After the 16 May 1877 crisis and the victory of the Republicans at the following elections, various draft laws requesting the suppression of the Concordat of 1801 were deposed, starting with Charles Boysset's 31 July 1879 proposition. Beginning in 1879, the French state began a gradual secularization starting with the removal of priests from the administrative committees of hospitals and boards of charity, and in 1880 the substitution of lay women for nuns in hospitals. Thereafter, the Third Republic established secular education with the Jules Ferry laws in 1881–82, which were a significant part of the firm establishment of the Republican regime in France, with religious instruction in all schools forbidden and religious institutes forbidden to teach in them. In 1886, another law insured secularisation of the teaching staff of the National Education. Other moves towards secularism include the introduction of divorce and compulsory civil marriages, legalizing work on Sundays, making seminarians subject to conscription, secularizing schools and hospitals, the law ordaining public prayers at the beginning of each Parliamentary Session and of the assizes has been abolished; the signs of mourning traditionally observed on board the ships on Good Friday suppressed; the religious character effaced from the judicial oath; all actions and emblems serving in any way to recall the idea of religion banished from the courts, the schools, the army, the navy, and in a word from all public establishments and the removal of chaplains from the Army, naval and military hospitals, soldiers were even ordered not to frequent Catholic clubs. In 1902, the government closed all parochial schools and rejected the authorization of all religious institutes. On 30 July 1904, the Chamber of Deputies voted, against Emile Combes's wish, the rupture of diplomatic relations with the Vatican, following the sanction, by the Holy See, of two French bishops (Albert-Léon-Marie Le Nordez and Pierre Joseph Geay) who had declared themselves Republicans and in favour of conciliation with the Republic — they would be re-established only in 1921, after the Senate accepted to vote Aristide Briand's proposition.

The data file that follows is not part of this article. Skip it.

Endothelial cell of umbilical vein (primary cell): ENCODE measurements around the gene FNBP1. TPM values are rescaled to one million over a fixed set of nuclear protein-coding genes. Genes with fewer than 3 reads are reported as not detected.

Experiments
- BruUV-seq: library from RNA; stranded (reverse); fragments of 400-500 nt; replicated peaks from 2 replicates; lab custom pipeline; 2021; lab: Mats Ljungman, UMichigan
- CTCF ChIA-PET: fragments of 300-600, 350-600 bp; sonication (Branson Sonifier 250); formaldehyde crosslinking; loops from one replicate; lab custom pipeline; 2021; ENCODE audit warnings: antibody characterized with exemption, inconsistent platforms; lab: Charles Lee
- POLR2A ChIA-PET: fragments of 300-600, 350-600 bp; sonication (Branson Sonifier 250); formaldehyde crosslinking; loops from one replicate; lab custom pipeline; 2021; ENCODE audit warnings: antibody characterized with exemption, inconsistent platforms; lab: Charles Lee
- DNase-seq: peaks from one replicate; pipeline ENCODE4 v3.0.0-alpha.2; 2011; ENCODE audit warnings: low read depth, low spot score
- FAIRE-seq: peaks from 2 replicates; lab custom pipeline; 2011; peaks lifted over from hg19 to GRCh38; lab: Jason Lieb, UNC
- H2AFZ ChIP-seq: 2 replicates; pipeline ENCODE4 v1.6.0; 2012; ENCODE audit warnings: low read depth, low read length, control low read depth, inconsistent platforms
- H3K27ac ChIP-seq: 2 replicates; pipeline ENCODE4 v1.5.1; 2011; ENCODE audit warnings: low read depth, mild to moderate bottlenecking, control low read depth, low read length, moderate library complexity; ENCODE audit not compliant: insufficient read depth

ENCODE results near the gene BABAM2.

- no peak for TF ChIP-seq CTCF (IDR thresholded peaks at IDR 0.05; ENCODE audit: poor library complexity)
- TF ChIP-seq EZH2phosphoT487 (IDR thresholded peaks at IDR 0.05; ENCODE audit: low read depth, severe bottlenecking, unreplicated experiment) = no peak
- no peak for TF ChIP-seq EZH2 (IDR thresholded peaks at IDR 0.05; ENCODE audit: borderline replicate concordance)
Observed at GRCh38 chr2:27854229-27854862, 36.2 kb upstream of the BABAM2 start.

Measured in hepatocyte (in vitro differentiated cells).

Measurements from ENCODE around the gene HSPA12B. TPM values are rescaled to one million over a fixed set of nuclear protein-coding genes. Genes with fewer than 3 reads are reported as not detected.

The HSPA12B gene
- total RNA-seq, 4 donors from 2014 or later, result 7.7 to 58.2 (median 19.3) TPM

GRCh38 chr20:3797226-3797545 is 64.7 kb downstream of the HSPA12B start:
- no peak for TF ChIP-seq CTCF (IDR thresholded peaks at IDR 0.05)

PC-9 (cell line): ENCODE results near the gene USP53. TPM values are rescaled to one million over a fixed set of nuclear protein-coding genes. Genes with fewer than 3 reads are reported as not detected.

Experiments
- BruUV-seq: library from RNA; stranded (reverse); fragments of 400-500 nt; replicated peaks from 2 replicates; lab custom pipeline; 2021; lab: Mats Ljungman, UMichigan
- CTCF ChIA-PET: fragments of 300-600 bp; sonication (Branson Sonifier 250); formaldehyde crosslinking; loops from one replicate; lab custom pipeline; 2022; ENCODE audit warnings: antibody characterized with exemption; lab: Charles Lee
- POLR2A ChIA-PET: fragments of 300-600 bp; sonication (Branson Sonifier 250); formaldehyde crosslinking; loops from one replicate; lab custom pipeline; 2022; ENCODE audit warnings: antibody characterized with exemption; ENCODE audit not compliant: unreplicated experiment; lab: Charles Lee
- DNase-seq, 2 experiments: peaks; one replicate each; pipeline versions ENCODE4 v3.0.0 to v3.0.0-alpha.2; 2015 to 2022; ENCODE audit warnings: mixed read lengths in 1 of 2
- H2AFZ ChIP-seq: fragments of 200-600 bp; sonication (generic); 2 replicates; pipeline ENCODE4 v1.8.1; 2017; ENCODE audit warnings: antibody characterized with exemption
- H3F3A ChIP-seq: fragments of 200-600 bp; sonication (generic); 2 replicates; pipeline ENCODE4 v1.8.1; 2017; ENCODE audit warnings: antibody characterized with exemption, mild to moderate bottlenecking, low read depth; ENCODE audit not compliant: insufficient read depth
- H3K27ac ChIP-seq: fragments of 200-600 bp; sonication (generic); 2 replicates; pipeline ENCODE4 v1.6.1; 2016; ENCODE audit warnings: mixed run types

Effects[edit]

The 1905 law put an end to the funding of religious groups by the state. (The state agreed to such funding in the Concordat of 1801 as compensation for the Revolution's confiscation of Church properties—properties from which the Church would have been able to fund itself.) At the same time, it declared that all religious buildings were property of the state and local governments; the government puts such buildings at the disposal of religious organisation at no expense to these, provided that they continue to use the buildings for worship purposes.[citation needed] Other articles of the law included prohibiting affixing religious signs on public buildings, and laying down that the Republic no longer names French archbishops or bishops (although this was modified in practise from 1926).[1]

Because Alsace-Lorraine was at the time a part of the German Empire, the 1905 law, as well as some other pieces of legislation, did not — and still does not — apply there (see Concordat in Alsace-Moselle). Similarly, the 1905 law did not extend to French Guiana, at the time a colony, and to this day the local government of French Guiana continues to fund Roman Catholicism.